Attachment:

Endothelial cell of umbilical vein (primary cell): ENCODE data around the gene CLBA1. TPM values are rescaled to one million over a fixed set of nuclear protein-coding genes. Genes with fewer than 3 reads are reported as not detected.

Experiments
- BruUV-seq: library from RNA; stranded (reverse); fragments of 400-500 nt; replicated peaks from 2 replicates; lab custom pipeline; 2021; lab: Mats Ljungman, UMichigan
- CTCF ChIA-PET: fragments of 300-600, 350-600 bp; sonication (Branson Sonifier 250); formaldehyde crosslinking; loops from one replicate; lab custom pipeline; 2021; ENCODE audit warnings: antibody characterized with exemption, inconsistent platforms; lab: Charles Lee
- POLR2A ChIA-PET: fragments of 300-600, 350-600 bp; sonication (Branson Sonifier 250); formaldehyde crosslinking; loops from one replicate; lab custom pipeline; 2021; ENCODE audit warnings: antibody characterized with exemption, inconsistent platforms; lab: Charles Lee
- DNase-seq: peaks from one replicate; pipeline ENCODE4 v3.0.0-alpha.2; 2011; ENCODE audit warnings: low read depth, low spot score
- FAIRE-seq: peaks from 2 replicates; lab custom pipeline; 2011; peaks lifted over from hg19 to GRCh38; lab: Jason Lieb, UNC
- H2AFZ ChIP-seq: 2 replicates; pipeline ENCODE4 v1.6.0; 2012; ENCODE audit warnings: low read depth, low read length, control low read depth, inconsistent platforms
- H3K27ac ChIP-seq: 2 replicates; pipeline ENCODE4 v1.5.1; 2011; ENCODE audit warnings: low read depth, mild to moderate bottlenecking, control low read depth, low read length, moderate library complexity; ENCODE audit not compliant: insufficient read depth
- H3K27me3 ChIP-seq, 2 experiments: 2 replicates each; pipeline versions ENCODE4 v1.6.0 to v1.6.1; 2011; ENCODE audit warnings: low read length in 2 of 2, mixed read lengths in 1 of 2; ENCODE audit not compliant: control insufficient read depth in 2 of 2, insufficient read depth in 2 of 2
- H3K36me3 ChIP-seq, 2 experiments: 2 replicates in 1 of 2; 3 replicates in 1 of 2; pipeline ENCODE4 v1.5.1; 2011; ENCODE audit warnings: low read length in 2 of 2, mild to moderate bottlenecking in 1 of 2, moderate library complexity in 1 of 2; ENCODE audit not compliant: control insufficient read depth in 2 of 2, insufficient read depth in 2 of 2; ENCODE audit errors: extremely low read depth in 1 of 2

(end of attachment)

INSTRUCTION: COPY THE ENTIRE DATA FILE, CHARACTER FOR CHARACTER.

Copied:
Endothelial cell of umbilical vein (primary cell): ENCODE data around the gene CLBA1. TPM values are rescaled to one million over a fixed set of nuclear protein-coding genes. Genes with fewer than 3 reads are reported as not detected.

Experiments
- BruUV-seq: library from RNA; stranded (reverse); fragments of 400-500 nt; replicated peaks from 2 replicates; lab custom pipeline; 2021; lab: Mats Ljungman, UMichigan
- CTCF ChIA-PET: fragments of 300-600, 350-600 bp; sonication (Branson Sonifier 250); formaldehyde crosslinking; loops from one replicate; lab custom pipeline; 2021; ENCODE audit warnings: antibody characterized with exemption, inconsistent platforms; lab: Charles Lee
- POLR2A ChIA-PET: fragments of 300-600, 350-600 bp; sonication (Branson Sonifier 250); formaldehyde crosslinking; loops from one replicate; lab custom pipeline; 2021; ENCODE audit warnings: antibody characterized with exemption, inconsistent platforms; lab: Charles Lee
- DNase-seq: peaks from one replicate; pipeline ENCODE4 v3.0.0-alpha.2; 2011; ENCODE audit warnings: low read depth, low spot score
- FAIRE-seq: peaks from 2 replicates; lab custom pipeline; 2011; peaks lifted over from hg19 to GRCh38; lab: Jason Lieb, UNC
- H2AFZ ChIP-seq: 2 replicates; pipeline ENCODE4 v1.6.0; 2012; ENCODE audit warnings: low read depth, low read length, control low read depth, inconsistent platforms
- H3K27ac ChIP-seq: 2 replicates; pipeline ENCODE4 v1.5.1; 2011; ENCODE audit warnings: low read depth, mild to moderate bottlenecking, control low read depth, low read length, moderate library complexity; ENCODE audit not compliant: insufficient read depth
- H3K27me3 ChIP-seq, 2 experiments: 2 replicates each; pipeline versions ENCODE4 v1.6.0 to v1.6.1; 2011; ENCODE audit warnings: low read length in 2 of 2, mixed read lengths in 1 of 2; ENCODE audit not compliant: control insufficient read depth in 2 of 2, insufficient read depth in 2 of 2
- H3K36me3 ChIP-seq, 2 experiments: 2 replicates in 1 of 2; 3 replicates in 1 of 2; pipeline ENCODE4 v1.5.1; 2011; ENCODE audit warnings: low read length in 2 of 2, mild to moderate bottlenecking in 1 of 2, moderate library complexity in 1 of 2; ENCODE audit not compliant: control insufficient read depth in 2 of 2, insufficient read depth in 2 of 2; ENCODE audit errors: extremely low read depth in 1 of 2